Compassion-Focused Therapy (CFT) targets the activation of the safety/soothing system so that it can be more readily accessed and used to help regulate threat based emotions of anger, anxiety and shame (Paul Gilbert, 2012). By exploring our worries and fears, and identifying how we cope with feelings of threat, vulnerability and uncertainty, we gain insight into understanding that keeping ourselves safe from harm is instinctively top of our agenda.
Unfortunately, there are always unintended consequences to these ways of coping with threat, for example avoidance of emotions, people and situations, overthinking, putting on a brave face, or excessive worrying.
In CFT, we learn to connect with feelings that we may have ignored and pushed to one side by processing the emotional pain and healing the self. In practice, this is facilitated by experiential exercises in compassionate imagery (e.g., safe place, compassionate self), exploring our emotional selves (e.g., Gestalt chair work), and compassionate behaviour, thinking and problem solving. Developing a mindfulness practice is also a key element of CFT. We change our relationship with our negative thoughts and emotions taking a balanced non-judgemental approach to ourselves.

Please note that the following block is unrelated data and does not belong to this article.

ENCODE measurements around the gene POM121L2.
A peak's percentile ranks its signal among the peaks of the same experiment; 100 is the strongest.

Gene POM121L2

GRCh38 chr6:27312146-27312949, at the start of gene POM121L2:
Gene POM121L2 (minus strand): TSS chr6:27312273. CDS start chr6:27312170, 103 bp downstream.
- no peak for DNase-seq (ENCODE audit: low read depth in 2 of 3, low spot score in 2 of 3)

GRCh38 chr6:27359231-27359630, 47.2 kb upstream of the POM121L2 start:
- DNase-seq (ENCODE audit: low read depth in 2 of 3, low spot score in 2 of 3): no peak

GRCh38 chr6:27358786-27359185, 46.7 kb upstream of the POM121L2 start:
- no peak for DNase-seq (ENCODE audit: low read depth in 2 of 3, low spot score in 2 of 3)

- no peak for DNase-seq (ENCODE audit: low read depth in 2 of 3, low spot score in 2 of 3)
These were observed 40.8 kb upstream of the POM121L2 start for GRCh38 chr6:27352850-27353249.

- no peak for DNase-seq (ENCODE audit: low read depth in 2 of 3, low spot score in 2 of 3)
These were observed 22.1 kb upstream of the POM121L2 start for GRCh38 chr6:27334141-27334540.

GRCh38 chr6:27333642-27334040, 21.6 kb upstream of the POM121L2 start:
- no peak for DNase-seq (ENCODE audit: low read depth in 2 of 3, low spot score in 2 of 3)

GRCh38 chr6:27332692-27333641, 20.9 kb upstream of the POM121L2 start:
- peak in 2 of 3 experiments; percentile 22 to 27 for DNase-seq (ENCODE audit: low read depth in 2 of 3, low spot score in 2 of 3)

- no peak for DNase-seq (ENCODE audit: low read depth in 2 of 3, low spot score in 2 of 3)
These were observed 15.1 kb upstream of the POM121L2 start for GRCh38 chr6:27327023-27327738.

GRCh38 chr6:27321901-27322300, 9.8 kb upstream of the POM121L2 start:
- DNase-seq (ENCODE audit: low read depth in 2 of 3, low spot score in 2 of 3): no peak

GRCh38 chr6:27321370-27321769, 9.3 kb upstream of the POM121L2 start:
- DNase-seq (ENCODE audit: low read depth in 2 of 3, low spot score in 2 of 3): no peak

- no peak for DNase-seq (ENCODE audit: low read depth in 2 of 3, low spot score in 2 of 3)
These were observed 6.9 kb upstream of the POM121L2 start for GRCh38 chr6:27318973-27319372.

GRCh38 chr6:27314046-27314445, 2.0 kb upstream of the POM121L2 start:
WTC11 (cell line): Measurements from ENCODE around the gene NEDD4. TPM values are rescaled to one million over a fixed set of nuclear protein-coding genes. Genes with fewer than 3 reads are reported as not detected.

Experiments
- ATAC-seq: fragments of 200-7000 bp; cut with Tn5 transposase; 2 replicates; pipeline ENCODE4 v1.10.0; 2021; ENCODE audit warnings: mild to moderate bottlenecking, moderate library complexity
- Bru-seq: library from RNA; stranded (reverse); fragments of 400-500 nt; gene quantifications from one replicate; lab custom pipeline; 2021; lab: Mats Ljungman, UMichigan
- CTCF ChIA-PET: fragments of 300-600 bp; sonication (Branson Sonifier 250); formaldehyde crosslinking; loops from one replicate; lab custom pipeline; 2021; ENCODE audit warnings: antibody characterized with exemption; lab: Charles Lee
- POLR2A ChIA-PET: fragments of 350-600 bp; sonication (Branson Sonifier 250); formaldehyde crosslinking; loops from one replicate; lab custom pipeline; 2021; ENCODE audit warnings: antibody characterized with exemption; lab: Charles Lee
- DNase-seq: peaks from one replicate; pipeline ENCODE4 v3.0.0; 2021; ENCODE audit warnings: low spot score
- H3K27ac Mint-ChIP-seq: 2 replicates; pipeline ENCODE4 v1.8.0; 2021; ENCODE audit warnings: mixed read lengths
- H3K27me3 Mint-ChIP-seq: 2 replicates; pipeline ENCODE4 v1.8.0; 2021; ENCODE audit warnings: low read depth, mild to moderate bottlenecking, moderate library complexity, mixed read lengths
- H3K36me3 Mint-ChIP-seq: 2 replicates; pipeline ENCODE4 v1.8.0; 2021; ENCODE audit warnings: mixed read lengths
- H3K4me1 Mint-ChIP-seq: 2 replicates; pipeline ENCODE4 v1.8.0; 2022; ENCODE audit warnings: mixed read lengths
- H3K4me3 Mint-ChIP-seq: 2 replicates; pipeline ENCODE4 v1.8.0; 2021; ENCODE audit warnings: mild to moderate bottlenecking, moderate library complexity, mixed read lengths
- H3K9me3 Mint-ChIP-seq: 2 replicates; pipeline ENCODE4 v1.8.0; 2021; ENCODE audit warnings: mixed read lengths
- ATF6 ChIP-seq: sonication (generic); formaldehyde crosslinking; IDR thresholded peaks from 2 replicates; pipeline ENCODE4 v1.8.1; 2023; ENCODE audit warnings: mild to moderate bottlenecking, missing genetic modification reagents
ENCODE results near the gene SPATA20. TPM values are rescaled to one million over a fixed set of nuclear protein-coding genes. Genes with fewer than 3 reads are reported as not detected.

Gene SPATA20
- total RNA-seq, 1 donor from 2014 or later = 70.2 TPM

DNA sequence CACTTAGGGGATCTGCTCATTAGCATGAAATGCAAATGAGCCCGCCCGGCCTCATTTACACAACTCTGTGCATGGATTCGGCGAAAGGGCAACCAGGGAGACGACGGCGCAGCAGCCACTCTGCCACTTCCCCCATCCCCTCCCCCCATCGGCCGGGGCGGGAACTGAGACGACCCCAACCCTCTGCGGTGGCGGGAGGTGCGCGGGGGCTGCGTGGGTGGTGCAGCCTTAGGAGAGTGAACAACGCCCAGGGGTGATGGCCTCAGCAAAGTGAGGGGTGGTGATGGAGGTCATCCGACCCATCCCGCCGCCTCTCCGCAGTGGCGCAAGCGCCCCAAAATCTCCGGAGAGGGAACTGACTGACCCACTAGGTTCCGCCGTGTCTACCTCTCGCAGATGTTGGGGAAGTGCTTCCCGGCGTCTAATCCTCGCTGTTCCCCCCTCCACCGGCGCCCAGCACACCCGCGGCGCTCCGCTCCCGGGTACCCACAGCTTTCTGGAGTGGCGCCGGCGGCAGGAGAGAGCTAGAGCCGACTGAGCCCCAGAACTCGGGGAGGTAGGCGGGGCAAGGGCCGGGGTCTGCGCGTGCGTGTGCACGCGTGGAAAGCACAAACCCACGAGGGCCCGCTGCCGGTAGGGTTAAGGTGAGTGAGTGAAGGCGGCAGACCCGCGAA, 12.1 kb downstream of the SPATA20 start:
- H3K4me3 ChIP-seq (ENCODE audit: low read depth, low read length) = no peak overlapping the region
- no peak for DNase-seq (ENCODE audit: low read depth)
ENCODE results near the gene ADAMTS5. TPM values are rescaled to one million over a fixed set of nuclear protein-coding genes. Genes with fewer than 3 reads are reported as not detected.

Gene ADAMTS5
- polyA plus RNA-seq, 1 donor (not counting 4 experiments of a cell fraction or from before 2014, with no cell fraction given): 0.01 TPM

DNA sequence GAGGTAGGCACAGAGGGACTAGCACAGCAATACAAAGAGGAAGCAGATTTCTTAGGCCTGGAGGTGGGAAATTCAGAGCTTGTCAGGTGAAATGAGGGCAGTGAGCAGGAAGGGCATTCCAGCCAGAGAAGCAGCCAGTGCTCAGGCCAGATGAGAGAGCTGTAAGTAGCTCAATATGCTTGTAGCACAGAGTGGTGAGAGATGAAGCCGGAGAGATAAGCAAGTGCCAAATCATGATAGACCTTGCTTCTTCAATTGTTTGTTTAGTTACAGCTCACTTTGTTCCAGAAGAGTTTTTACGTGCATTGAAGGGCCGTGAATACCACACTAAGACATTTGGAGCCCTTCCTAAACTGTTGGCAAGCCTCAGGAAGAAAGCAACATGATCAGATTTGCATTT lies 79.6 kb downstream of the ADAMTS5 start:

We develop our ability to be compassionate towards ourselves and our suffering as opposed to being self-critical, by diminishing this part of us and always holding in mind how would we treat a friend. There is no way we would advise or support a friend how we often talk to ourselves, being harsh and critical, using negative self-judgements.
With warmth, understanding and kindness, we can begin to feel into our experiences with acceptance and empathy for ourselves. This is strengthened by the realisation that our suffering and pain is part of the human condition and that we all, to a greater or lesser extent, come face-to-face with emotional distress.
Below is an infographic outlining the three elements of self-compassion as defined by Dr Kristin Neff, one of the world’s leading experts in self-compassion.
© Kristin Neff 2018 - with special thanks to Dr Kristin Neff for kindly agreeing to share this infographic with West Coast Therapy.